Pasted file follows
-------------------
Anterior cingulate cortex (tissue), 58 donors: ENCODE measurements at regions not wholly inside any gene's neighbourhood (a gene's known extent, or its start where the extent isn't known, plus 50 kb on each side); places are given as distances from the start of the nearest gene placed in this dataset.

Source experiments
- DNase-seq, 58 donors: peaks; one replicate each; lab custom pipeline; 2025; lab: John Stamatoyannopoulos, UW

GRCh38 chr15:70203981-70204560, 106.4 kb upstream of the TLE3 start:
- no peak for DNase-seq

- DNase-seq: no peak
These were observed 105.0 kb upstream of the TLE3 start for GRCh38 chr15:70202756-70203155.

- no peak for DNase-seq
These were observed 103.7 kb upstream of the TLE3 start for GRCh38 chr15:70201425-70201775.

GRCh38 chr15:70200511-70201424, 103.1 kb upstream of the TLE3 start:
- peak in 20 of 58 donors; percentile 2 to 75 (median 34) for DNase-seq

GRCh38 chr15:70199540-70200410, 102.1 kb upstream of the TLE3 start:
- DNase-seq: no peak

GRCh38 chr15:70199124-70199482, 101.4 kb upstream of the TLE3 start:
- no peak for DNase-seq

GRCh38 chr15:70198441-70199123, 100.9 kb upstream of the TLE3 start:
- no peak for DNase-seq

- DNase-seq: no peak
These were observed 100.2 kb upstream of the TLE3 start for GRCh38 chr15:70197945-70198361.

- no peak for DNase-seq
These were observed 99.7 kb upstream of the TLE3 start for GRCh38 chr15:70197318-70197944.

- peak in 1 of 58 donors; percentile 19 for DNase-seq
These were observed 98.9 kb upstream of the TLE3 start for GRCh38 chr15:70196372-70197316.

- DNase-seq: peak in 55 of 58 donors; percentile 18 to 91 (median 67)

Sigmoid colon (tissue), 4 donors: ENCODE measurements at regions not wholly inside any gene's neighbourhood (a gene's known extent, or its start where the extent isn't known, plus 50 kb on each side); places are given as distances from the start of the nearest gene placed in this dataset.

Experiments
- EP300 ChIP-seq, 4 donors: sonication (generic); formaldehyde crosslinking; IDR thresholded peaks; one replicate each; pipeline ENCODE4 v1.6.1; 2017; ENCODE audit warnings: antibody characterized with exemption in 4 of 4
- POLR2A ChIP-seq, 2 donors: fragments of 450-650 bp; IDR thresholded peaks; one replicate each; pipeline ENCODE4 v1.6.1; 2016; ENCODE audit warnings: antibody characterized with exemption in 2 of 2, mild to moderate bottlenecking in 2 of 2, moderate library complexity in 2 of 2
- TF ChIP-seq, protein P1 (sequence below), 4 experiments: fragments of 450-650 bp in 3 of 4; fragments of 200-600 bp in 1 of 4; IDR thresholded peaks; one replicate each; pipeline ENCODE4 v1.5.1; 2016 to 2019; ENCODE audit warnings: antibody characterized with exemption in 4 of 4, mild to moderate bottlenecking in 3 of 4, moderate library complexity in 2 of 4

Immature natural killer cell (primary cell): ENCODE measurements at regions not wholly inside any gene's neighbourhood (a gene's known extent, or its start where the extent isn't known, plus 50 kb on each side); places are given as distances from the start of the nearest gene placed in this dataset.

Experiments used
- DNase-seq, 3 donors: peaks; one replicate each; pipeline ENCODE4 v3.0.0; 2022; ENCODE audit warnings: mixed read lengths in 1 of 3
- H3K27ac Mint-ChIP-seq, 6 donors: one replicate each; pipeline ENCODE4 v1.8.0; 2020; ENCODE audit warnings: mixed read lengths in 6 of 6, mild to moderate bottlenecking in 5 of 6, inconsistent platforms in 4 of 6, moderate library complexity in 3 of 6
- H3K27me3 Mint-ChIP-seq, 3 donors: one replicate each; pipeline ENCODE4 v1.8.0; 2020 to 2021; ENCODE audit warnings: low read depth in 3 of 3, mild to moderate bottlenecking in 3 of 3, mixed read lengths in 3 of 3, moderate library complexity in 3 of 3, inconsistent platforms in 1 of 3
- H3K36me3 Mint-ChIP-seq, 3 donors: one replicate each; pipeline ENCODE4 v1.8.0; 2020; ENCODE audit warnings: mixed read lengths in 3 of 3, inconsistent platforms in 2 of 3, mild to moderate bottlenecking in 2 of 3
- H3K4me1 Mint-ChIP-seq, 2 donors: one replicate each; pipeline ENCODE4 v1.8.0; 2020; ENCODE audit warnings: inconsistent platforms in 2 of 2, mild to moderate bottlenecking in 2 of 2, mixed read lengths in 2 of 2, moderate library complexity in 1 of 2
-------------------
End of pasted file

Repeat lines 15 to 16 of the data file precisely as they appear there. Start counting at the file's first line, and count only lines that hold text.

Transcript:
- no peak for DNase-seq

GRCh38 chr15:70198441-70199123, 100.9 kb upstream of the TLE3 start: